by David Grounds

After Alan Bennett gave his sermon entitled ‘Fair Play’ at King’s College Cambridge, some of the conversations in my school have turned to the issue of private schools, and why we are attending one. The phrase that I have heard more than once, is a line from Tom Lehrer’s song, ‘Selling Out’:

I’ve always found ideals,
Don’t take the place of meals.

Or, put simply, there’s no point in abolishing private schools if it isn’t going to help on anything other than an ideological level. My objection is simple: it would help. 

My school is one of the ‘lighter’ private schools compared to Harrow or Eton, and so the proportion of, for want of a better term, ‘brats’, is fairly small. But still, there are one or two people who could certainly be described as ‘posh’ or perhaps ‘spoilt’. It may seem inevitable, with parents (especially upper classes) spending more and more money on their children, that they might come out with a weaker connection to real life problems and difficulties and have insufficient communication skills for the real world. But being placed in a sheltered and favourable private school as well will only serve to deepen this detachment – as Alan Bennett said, “They [the private school children] were loud, self-confident and all seemed to know one another, shouting down the table to prove it while also being shockingly greedy. Public school they might be but they were louts”. If this is the result of many private schools, and from my perspective it is, then their education has failed, for it should not only serve to get them a university place and good job, but to adequately teach them basic life skills. In this, private schools often fail.

My objection is simple: it would help. 

However, my basic and natural objection to public schools is that they are inherently and openly biased and classist, and judge children not on academic ability, but on the social status of their parents. When a whole new generation forms and splits over issues of wealth and class, it is damaging. It is not simply the ideology of equality that suffers, but the whole future generation. Private education breeds and encourages a division between the rich and the poor.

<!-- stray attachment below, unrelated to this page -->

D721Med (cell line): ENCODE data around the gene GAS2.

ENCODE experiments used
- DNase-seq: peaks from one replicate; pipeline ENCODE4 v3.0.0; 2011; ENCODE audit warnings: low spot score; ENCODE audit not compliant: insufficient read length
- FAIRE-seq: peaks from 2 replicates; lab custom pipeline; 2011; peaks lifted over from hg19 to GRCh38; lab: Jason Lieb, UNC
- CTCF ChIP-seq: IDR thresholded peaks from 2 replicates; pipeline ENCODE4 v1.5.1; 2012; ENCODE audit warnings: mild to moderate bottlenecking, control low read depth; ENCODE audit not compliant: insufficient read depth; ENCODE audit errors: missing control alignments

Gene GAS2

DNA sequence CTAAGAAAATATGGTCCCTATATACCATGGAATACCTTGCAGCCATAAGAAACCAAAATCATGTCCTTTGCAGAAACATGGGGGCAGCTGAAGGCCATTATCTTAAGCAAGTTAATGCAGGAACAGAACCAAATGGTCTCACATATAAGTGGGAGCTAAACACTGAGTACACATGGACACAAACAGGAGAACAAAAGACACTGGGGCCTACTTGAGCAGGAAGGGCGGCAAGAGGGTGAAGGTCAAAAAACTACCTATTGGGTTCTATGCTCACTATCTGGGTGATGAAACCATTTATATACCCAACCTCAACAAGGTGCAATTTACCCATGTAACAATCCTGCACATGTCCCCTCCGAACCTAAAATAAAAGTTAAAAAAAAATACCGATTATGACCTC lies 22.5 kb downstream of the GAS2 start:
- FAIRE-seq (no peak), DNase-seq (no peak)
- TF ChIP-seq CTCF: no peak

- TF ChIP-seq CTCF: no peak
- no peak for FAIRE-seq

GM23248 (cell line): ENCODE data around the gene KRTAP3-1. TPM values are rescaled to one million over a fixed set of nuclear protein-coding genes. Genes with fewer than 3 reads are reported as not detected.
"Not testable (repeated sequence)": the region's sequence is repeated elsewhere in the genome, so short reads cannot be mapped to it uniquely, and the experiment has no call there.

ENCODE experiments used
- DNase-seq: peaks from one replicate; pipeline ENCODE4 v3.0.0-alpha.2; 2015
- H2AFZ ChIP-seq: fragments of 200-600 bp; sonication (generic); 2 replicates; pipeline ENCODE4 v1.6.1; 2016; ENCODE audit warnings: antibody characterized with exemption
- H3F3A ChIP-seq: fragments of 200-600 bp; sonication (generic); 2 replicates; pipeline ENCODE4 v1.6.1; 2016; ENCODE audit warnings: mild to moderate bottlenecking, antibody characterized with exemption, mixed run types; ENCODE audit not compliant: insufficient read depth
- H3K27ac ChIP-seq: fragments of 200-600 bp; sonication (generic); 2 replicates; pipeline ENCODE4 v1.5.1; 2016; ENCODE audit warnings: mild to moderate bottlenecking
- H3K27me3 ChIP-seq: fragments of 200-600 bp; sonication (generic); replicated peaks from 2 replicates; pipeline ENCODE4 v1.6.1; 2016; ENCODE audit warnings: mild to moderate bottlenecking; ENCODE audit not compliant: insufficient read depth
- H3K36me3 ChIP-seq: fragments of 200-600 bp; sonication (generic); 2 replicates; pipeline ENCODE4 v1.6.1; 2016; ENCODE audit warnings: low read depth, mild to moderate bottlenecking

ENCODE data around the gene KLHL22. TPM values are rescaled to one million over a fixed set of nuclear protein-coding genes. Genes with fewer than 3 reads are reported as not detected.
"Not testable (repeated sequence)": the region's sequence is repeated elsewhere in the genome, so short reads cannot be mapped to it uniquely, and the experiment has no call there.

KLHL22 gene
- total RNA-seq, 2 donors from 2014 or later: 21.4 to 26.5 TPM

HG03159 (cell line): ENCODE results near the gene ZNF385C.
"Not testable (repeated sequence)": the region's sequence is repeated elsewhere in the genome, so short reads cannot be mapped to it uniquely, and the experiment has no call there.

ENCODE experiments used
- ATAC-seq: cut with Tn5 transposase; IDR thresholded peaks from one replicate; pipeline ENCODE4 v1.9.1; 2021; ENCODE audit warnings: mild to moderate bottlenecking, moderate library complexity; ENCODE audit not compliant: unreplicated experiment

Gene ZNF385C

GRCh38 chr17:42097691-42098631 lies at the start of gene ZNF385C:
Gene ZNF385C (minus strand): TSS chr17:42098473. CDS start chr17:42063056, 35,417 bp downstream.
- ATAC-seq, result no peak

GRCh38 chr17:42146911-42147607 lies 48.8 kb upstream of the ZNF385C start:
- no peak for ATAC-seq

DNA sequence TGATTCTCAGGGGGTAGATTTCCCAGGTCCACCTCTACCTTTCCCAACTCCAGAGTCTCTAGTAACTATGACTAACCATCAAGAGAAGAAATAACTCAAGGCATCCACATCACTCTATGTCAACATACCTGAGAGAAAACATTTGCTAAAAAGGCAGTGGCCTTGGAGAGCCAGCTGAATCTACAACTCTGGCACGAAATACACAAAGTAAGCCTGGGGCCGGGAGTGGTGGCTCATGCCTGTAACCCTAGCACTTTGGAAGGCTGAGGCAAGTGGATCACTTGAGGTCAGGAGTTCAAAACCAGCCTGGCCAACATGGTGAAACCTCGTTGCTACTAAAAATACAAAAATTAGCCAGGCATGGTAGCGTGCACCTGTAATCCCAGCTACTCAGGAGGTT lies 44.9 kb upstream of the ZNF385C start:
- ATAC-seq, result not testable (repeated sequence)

In fact, shouldn’t ideology itself be reason enough to change things? After all, it is ideologies of morality and money that we base our lives around, and, when something threatens this, it should change.  And private education is certainly a threat – it openly favours the rich over the poor, and implies more worth in children of richer parents than those of the lower-middle or working class. I happily support Alan Bennett’s idea of uniting private and state schools, starting with ‘the amalgamation of state and public schools at sixth form level’.

At the moment, however, the main objections come from those who benefit from private education: the upper class parents and, in some cases, children. The heart of this dissent, judging from the people I have spoken to, is that dissolution of private education would result in spreading and therefore diluting the ways in which they benefit from public schools: better educated, more able teachers and more expensive equipment and facilities. But this, for me, is not a valid argument. It is, in fact, promoting elitism purely because they benefit from it.

it openly favours the rich over the poor, and implies more worth in children of richer parents than those of the lower-middle or working class

So why hasn’t anything been done to tackle this issue? Perhaps it could be chalked down to the bias of those in parliament – the idea of a social elite running the country. Except that, since Harold Wilson in 1964, only two prime ministers were privately educated: Tony Blair and David Cameron. Or it could be the result of cultural inertia (people like me, in fact, who disagree in principle but see that it has always been done and haven’t the motivation to change it), or politicians pandering for upper class votes. In truth, it’s not particularly relevant. What matters is that something should be done, and, with support, it could be done.

I would be both naïve and arrogant to believe that I hold the solution to this matter. In reality, I don’t have the intelligence or information to tackle all the ethical and economic issues presented. The matter is more complex than I, or anyone perhaps, could put into only so many words. But for me Alan Bennett summed up the problem in just five words that ring true whichever way you approach it: ‘private education is not fair’. That, for me, ideological or not, is reason enough to abolish it.

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